The A1 Steam Locomotive Trust is tdelighted to announce that it will build a new Gresley class J38 0-6-0, this time breaking with its tradition of giving its new locomotives new numbers and identities by resurrecting No. 1416.
No. 65914 as it was to become in British Railways days was completed at Darlington Works 90 years ago on 18th March 1926 and was withdrawn from 62A (Thornton Junction) on 19th November 1966 (coincidentally Mark Allatt's first birthday), being disposed of on 30th June 1967 by Arnott Young of Old Kilpatrick.
Having received a substantial legacy from the late Mr Joseph Kuhr, a supporter of the Trust from Aprilscherz in Germany and already retrieved the drawings from the National Railway Museum we anticipate starting work in April next year in Darlington alongside No. 2007 Prince of Wales and being finished within three years. We expect the total cost of No. 1416 to be around £2m and the Trust is appealing for 92 people to each donate £92 a month for three years to complete the new J38 in record time.
LNER No. 1416, BR No. 65914, Built at Darlington, 18/03/26, withdrawn from 62A Thornton Junction 19/11/1966, disposed 30/06/67 Arnott Young, Old Kilpatrick
The J38 0-6-0 locomotives were the first LNER group standard type, but only one batch of thirty five were built due to the advent of the more versatile J39 0-6-0 modification. The history of the J38s dates back to October 1924 when the Joint Traffic & Locomotive Committee included 103 new 0-6-0 goods engines for the 1925-26 Build Programme. These were intended to be distributed between the Southern Area (48), North East Area (20), and Scottish Area (35). In November, the Southern Area requirement was replaced with the authorisation to buy 48 ex-ROD 2-8-0 (LNER Class O4) locomotives. The general construction order was placed on 4th March 1924, but the NE Area requirement was deleted in June 1925 before construction had started 1926. The deletion of the NE Area requirement, left an order for 35 locomotives for the Scottish Area only.
The general construction order referred to the new locomotives as "J27 Modified", although the J38s had very little in common with the J27s. One contemporary draughtsman at Darlington commented that the only similarity was the 0-6-0 wheel arrangement! Although a Darlington design, the Doncaster goods engine standard of 4ft 7.25in wheels were used. Axle journals were 8in diameter and 9in long, compared to the J27 journals which were 7.5in by 8in. The cylinders had Gorton-style dished piston heads and the Stephenson motion also followed Gorton practice, but the steam chest was of a Doncaster design with 8in diameter piston valves with 1.5in steam lap. The valve gear arrangement had much in common with the original A5 4-6-2Ts, and the full J38 arrangement of cylinders, piston valves and motion would be used on the improved A5 4-6-2Ts, and the J39 0-6-0s. It would also be used in a number of later rebuilds including the D11 4-4-0s, D16/3 4-4-0s, and J11/3 0-6-0s.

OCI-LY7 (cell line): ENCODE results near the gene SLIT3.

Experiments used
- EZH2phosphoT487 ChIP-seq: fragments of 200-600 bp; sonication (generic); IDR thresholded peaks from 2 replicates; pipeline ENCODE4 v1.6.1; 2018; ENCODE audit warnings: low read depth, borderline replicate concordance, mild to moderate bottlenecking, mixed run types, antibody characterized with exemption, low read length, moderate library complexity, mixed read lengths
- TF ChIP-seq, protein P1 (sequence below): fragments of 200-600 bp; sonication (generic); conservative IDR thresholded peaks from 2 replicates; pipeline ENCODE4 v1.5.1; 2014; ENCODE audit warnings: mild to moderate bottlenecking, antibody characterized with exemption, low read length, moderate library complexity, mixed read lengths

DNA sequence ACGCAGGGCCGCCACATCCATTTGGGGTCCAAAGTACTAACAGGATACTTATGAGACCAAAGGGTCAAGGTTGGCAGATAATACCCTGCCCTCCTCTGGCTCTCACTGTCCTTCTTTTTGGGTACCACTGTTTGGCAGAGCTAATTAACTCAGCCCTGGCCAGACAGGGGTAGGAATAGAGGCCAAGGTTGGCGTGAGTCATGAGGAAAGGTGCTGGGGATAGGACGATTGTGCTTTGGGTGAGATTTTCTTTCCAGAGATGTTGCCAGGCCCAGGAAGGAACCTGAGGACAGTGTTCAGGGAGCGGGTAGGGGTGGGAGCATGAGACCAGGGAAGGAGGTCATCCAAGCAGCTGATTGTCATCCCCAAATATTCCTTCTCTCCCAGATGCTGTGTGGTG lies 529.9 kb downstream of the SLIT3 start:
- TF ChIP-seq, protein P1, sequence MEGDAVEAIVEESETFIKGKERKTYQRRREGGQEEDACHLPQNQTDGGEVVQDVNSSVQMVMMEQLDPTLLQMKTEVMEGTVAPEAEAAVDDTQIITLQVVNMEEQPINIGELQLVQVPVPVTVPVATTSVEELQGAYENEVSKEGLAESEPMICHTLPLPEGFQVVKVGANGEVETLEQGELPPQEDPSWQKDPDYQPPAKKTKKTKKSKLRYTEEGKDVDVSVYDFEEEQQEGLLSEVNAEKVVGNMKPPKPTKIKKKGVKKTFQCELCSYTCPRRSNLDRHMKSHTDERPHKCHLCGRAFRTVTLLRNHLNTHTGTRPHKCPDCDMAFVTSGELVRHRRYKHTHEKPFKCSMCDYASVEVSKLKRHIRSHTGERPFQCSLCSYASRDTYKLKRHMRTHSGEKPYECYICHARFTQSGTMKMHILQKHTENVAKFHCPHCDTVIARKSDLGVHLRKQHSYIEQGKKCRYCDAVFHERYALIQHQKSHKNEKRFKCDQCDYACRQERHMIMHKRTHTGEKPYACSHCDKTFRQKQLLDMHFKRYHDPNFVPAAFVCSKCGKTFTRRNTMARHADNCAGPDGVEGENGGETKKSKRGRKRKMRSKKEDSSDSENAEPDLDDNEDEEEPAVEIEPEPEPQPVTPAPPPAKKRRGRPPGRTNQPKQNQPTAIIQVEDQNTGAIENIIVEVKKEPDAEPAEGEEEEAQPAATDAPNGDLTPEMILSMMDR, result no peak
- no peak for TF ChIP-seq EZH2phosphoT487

Compared to the J27, the J38's wheelbase was lengthened by 6in to accommodate a longer firebox (9ft). The grate area was also increased to 26sq.ft. The boiler diameter was kept the same but was positioned 8.2in higher so that it cleared the piston valves. All of the heating surface areas were increased but the working pressure was kept at 180psi. The J38 design was modified to have larger wheels. The resulting J39 design proved to be more versatile and was built in large numbers. No further J38s were built.
The J39s also had a modified boiler (Diagram 97). From December 1932, spare Diagram 97 boilers became available and were often used on the J38s instead of their original Diagram 97A boilers. Conversions became more common after 1942 when the scrapping of the original Diagram 97A boilers started. The locomotives with the newer Diagram 97 boilers were referred to as J38/2, whilst those with the older Diagram 97A boilers were referred to as J38/1.
The J38s were used in Scotland for main line goods traffic, and for short distance mineral haulage from the Fife and Lothian coalfields to the Glasgow-Edinburgh industrial belt and the Scottish east coast ports. Initial allocations were mainly to Dunfermline (9), Thornton (8), and St. Margaret's (9). They were also allocated to Dundee (5), Stirling (2), and Eastfield (2). Stirling's two J38s did not stay long and in December 1926 one was moved to Dunfermline and the other to Dundee.
With the arrival of K2 2-6-0 and J39 0-6-0 locomotives at St. Margaret's in about 1930, the J38s were taken off the longer distance main line goods trains and used on coal trains between the Lothian coal field and the Edinburgh docks. Occasionally these engines were seen on the East Coast Main Line fulfilling the LNER's own coal requirements. Records exist of them reaching Doncaster and Retford, and they are thought to have occasionally reached Grantham and Peterborough as well.
Maintenance was usually performed at the Cowlairs Works, although there are recorded instances of J38s being repaired at Darlington. This appears to have been standard practice between 1931 and 1933 when 24 locomotives went to Darlington for repairs. From February 1955, Inverurie also performed some of the J38 repairs.
As well as being the first LNER group standard class, the J38 proved to be the last LNER class to remain completely intact. The first withdrawals started in December 1962 when Nos. 65923 and 65928 were withdrawn. The last two locomotives (Nos. 65901 and 65929) were withdrawn in 1967. These were the last Gresley locomotives to serve with British Railways.